Both of these pests are drawn to dark and damp areas. In homes, they are typically found in bathrooms, basements, attics, and other areas with high moisture levels. Silverfish may also be found in pantries and other storage areas where they can feed on starchy materials like paper, glue, and fabrics.

House centipedes are also commonly found in these areas, as they are predatory insects that seek out a food source. Centipedes may consume silverfish, as well as other insects such as spiders, ants, and cockroaches. Silverfish and house centipedes are commonly found together in these environments due to their shared dietary needs. These pests can be a nuisance in the home and should be removed as soon as possible.


Silverfish and house centipedes are insects that often invade our homes and cause distress to homeowners. These pests are often considered nuisance pests because they are not known to cause any physical harm to humans, but their presence can be a nuisance. Silverfish are small, wingless insects, typically silver or gray in color and about 1/2 inch in length. They have a flattened, carrot-shaped body and three long, bristle-like tails. House centipedes are longer, reaching up to an inch in length, with a flattened, segmented body and 15 pairs of legs. The most common behavior of both silverfish and house centipedes is their nocturnal activity.

Silverfish and House Centipedes are two common insects that can be found in many households. Both of these creatures have similar behavior and characteristics but are different species. Silverfish are small, silvery-gray insects that can reach up to 1 cm in length. They are active at night and are capable of living up to 8-10 years. They feed on a variety of organic materials, such as carbohydrates, proteins, and sugars. House centipedes, on the other hand, are much longer and have more legs than silverfish. They can reach up to 2 inches in length, with 15 pairs of legs. They are also nocturnal and live for about 6-7 years.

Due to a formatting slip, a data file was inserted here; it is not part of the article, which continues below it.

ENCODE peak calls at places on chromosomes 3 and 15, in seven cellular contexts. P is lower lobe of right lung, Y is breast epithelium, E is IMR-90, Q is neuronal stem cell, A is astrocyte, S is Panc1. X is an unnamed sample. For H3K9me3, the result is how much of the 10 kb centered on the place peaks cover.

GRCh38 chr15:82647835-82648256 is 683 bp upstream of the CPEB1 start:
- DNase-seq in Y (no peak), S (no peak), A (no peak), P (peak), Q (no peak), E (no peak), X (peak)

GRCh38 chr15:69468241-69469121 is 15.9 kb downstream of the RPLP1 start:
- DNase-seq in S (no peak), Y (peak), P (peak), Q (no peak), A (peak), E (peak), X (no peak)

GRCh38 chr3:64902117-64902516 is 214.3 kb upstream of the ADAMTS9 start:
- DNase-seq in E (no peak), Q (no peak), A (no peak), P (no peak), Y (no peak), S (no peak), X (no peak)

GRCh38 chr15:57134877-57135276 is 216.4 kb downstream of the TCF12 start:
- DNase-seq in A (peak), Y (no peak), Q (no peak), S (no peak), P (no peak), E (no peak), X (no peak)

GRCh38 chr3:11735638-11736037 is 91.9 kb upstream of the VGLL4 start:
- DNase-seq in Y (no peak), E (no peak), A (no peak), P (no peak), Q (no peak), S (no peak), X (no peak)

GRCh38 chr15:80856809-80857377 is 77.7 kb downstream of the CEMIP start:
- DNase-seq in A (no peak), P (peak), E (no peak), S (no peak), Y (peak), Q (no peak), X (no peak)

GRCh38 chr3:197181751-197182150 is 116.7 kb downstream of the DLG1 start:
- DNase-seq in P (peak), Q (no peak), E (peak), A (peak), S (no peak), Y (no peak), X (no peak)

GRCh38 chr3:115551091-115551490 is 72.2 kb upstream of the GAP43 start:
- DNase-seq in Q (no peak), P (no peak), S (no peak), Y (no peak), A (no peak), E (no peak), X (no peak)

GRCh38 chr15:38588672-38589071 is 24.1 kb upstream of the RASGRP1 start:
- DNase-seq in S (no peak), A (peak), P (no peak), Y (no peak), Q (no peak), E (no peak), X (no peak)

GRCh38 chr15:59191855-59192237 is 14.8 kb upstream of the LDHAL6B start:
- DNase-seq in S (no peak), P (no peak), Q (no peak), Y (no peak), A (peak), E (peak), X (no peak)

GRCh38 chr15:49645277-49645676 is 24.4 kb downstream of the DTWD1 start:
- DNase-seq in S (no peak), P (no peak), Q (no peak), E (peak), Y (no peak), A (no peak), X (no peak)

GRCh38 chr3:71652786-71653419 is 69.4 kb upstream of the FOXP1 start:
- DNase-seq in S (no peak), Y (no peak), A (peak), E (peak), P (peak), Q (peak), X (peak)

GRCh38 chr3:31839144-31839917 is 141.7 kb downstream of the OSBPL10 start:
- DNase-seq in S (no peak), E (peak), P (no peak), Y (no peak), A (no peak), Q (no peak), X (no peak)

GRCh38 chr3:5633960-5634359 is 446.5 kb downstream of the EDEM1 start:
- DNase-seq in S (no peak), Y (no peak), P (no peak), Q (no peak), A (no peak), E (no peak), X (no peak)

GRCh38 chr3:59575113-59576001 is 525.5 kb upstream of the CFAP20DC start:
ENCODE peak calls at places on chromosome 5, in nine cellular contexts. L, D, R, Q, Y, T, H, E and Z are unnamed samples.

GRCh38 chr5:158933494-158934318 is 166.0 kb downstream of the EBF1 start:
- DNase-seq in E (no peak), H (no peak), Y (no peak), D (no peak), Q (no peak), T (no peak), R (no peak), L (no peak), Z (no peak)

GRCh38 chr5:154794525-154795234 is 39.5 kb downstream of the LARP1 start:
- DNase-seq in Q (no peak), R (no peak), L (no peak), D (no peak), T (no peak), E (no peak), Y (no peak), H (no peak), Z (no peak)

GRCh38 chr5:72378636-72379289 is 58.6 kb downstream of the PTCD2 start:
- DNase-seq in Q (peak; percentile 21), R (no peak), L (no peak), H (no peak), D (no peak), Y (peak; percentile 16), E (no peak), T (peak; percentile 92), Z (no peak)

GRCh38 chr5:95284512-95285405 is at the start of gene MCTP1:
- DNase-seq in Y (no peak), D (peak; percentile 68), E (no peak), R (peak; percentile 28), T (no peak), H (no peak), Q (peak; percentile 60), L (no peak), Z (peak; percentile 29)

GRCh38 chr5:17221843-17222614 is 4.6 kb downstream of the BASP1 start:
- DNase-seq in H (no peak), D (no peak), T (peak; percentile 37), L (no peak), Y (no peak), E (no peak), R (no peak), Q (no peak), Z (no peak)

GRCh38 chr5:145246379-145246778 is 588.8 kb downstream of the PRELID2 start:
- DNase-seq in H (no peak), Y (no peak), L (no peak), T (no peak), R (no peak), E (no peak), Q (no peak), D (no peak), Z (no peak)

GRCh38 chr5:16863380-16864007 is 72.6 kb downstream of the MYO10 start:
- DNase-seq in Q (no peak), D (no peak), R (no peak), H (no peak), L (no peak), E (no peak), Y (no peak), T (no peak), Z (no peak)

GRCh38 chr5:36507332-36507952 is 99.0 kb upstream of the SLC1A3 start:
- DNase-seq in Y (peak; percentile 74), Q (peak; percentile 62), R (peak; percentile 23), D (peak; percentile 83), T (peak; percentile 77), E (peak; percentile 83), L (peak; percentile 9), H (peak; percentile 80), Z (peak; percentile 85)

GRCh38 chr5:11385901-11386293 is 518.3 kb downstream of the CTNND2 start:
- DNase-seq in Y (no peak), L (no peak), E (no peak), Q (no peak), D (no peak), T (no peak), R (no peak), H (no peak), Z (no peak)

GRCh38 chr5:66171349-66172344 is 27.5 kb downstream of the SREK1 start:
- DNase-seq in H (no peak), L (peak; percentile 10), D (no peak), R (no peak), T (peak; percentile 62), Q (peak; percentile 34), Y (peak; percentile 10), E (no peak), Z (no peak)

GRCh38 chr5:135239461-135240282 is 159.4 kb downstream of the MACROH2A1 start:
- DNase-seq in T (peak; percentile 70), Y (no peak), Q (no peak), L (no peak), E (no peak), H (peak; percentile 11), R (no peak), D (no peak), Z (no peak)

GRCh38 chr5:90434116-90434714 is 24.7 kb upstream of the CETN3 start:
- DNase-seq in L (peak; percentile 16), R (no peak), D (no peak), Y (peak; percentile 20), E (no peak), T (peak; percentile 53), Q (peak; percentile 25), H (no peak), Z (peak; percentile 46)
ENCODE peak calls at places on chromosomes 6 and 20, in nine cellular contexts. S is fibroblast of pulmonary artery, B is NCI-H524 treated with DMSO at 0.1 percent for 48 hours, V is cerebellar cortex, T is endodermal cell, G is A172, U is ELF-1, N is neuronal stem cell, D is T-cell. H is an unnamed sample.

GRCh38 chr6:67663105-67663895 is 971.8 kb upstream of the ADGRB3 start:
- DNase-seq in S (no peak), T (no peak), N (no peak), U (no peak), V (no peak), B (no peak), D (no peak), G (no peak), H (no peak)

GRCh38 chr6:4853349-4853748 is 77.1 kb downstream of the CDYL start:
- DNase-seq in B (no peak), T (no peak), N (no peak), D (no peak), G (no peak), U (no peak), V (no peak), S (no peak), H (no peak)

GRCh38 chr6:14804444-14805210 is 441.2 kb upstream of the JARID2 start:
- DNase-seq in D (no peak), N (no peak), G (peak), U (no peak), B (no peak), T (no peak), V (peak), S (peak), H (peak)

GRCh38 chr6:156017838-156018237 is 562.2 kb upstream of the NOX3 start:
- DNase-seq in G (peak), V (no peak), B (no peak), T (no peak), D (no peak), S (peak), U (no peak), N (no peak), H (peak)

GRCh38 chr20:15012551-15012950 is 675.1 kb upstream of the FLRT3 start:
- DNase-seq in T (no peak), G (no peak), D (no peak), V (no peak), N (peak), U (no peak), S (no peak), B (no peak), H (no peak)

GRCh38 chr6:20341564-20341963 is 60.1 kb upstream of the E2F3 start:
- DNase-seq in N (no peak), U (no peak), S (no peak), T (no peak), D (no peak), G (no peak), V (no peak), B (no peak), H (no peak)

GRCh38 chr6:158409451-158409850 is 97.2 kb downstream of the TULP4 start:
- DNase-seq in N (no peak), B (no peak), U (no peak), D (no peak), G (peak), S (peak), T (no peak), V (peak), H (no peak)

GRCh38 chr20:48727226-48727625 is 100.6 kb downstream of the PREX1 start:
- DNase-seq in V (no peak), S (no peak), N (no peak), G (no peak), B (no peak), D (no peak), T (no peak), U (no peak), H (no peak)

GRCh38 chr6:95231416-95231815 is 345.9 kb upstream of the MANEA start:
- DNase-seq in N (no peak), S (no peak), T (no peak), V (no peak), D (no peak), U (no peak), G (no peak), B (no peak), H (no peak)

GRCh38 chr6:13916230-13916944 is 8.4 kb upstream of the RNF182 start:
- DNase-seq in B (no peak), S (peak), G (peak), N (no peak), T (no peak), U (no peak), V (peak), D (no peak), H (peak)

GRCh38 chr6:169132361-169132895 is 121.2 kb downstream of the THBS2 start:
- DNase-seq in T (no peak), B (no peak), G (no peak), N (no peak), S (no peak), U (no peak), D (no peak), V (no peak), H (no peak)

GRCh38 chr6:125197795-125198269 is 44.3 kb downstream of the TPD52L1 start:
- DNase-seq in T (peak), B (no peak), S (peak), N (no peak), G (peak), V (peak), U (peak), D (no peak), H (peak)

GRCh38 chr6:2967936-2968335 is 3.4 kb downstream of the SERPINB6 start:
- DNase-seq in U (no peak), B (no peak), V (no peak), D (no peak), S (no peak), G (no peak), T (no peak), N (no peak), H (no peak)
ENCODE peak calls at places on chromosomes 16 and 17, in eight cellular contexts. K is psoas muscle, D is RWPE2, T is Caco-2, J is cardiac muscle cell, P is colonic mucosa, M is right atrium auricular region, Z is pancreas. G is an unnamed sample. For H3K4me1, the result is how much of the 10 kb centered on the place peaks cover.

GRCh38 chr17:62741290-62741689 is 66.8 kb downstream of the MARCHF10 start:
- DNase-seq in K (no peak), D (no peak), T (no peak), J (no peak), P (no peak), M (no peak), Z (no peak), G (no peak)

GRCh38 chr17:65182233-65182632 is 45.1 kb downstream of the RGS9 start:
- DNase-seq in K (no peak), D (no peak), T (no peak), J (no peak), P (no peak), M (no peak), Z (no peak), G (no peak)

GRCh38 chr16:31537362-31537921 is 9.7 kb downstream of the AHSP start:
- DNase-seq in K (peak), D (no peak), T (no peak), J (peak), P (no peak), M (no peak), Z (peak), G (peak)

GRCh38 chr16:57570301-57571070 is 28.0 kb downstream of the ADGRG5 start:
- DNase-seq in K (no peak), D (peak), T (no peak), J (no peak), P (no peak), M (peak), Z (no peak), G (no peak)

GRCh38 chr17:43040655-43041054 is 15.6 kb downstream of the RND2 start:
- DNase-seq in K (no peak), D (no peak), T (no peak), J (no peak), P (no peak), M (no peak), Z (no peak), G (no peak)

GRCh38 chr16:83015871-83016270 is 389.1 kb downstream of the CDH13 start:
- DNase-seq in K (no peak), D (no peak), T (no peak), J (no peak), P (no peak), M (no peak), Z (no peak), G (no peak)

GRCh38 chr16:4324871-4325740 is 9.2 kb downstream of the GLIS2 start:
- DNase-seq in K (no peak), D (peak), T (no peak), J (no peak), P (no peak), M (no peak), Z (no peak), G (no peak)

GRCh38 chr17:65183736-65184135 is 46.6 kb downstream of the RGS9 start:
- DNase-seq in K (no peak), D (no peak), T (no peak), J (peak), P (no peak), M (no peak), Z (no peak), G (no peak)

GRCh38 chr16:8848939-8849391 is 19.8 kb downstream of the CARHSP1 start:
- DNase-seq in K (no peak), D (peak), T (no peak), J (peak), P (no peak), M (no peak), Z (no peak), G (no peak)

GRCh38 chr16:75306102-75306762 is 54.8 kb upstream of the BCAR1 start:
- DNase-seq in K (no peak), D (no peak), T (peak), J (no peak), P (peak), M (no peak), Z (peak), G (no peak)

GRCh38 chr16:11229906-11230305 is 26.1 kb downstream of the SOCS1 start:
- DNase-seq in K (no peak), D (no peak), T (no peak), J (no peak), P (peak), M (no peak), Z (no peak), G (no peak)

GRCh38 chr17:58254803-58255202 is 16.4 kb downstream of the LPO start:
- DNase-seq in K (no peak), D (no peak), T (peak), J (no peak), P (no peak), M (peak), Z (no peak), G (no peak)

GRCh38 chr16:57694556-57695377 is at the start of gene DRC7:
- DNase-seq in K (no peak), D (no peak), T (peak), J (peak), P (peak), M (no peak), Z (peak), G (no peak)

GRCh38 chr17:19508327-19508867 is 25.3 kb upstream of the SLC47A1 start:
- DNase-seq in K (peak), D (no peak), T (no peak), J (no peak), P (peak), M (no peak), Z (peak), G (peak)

Reproduction Habits

Silverfish and House Centipedes are two of the most common pests found in homes. They are both known for their fast reproduction habits, which can make them difficult to manage. Silverfish lay eggs in small batches of up to 50 eggs and can lay multiple batches in a lifetime. House centipedes lay eggs in clusters of up to 60 eggs and can lay multiple clusters in a lifetime.

Both species prefer humid and moist environments, so areas with standing water or spots with high humidity levels can attract them. To prevent them from reproducing, it is important to keep your home dry and free of areas where moisture can accumulate. Additionally, regularly vacuuming and cleaning your home can help keep their populations down.

Synergy² Pest Control Jackson MS

If you’re looking for the right team to handle the issue for you, Synergy² is here to help. We provide trusted services throughout the area, so contact us for the best pest control services around.

Feel free to read more about us and decide if Synergy² is the right company for you.  We have over 350 Five-Star Google reviews for pest control service in the Jackson metro area (Jackson/Madison/Brandon/Ridgeland). Check out our newest location reviews for pest control service in Jackson, MS here at Synergy² Jackson Pest Control!

Barry Pitts, Synergy² Owner

Barry Pitts, Synergy² Owner

Pharmacist and Synergy² Pest owner, Barry Pitts, is a long-time Madison, MS resident with a passion for applying advanced scientific pest principles to pest control services in the Jackson metro area.  Combining exceptional customer service with cutting-edge pest control technology allows Synergy² to provide residents of the Jackson metro area with the highest levels of pest control available today.